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Bodger's Ball 2021 - Log To Leg race

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  • Bodger's Ball 2021 - Log To Leg race

    Hi all,
    Not sure if this belongs in the turning forum or the handtools forum, but since pole lathes are probably an uncommon topic in the turning forum, I'll post it here...

    Every spring (usually 1st weekend in May) there is a meeting of the APTGW over in the UK (that's the Association of Polelathe Turners and Green Woodworkers), which they call the Bodger's Ball. I've been to three of these meetings, they're loads of fun. So much to see and do and learn. Tremendous variety of craft skills on display, and these skills are shared freely. There are craft competitions and a few "fun" competitions. One of the fun ones is the Team Log To Leg Race. This is where your team of 3 people is given a half a log, and when the starting bell rings, and you split, shave, and turn a pair of chair legs at the shave horse and pole lathe. They have to match the Master leg on the judges table. Time penalties for shoddy workmanship are added to your time to get the final scores. I think our time the first year was 10:42. Yes, that's less than 11 minutes to make two chair legs, with 3 people tripping over each other trying to use the same tools at the same time.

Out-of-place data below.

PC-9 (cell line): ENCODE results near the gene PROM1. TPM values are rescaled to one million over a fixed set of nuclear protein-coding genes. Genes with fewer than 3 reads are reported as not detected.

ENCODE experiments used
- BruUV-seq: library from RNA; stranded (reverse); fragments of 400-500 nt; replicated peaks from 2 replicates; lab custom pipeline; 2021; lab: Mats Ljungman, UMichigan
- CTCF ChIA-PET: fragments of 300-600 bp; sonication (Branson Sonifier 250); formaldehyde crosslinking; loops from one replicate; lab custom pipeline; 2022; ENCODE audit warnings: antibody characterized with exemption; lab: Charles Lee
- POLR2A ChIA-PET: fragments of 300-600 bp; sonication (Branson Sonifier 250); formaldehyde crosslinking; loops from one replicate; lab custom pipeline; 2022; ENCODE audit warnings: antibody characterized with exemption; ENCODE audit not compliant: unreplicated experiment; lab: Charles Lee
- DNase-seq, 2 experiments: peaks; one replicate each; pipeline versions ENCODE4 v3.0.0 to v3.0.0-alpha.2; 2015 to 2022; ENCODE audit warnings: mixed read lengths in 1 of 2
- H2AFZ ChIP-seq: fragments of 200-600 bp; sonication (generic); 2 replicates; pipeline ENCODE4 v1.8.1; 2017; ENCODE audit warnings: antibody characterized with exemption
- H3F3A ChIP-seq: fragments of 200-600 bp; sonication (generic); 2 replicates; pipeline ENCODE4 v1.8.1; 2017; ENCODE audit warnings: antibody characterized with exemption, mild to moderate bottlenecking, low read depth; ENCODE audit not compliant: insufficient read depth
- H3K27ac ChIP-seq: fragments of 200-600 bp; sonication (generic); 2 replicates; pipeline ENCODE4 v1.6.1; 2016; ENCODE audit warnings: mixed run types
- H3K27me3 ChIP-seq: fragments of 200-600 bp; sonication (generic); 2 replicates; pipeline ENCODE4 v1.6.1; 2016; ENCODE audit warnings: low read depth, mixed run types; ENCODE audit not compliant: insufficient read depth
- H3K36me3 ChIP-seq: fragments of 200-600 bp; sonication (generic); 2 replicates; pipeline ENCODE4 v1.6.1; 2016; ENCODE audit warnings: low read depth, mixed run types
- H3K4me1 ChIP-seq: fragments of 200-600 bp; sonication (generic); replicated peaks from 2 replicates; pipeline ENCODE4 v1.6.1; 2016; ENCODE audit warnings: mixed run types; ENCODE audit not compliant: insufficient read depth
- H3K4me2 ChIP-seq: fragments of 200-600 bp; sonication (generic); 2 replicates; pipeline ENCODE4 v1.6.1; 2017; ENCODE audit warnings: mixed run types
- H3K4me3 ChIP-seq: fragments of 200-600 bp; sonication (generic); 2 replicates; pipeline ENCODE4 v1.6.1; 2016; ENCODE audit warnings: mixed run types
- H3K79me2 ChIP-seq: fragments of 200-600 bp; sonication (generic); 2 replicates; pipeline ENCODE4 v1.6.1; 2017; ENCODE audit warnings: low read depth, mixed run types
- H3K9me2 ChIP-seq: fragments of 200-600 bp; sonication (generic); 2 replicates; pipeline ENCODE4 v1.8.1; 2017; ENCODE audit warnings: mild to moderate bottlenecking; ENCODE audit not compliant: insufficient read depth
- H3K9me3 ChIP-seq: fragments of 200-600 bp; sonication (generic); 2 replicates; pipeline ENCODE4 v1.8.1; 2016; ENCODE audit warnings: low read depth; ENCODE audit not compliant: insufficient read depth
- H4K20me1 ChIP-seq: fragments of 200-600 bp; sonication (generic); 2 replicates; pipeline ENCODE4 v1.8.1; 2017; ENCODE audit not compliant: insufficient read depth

This year, the Ball is (once again) cancelled due to Covid, but they've decided to have an online version called "Not The Bodgers Ball". One of the organizers of this onlne event asked me if I could field a Canadian team for the Log To Leg race.

    So here I am looking for a couple of people who have pole lathes and would like to play... The event is May 8/9 2021. No need to be APTGW members, no need to actually get together, just do the work, record the times, and be honest about your penalties. Any takers?

    WCraig and Kayak Jim like this.
    Wood Hoarder, Blade Sharpener, and Occasional Tool User
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  • #2

    Re: Bodger's Ball 2021 - Log To Leg race

    Now that sounds like fun Darrell, but no pole lathe here.

    "Being so impressed with the beauty of nature, I never cease to be amazed at how the
    'touch of the human hand' can transform it into another kind of beauty that is so uniquely human.

    John Snow, Outdoorsman and Retired Teacher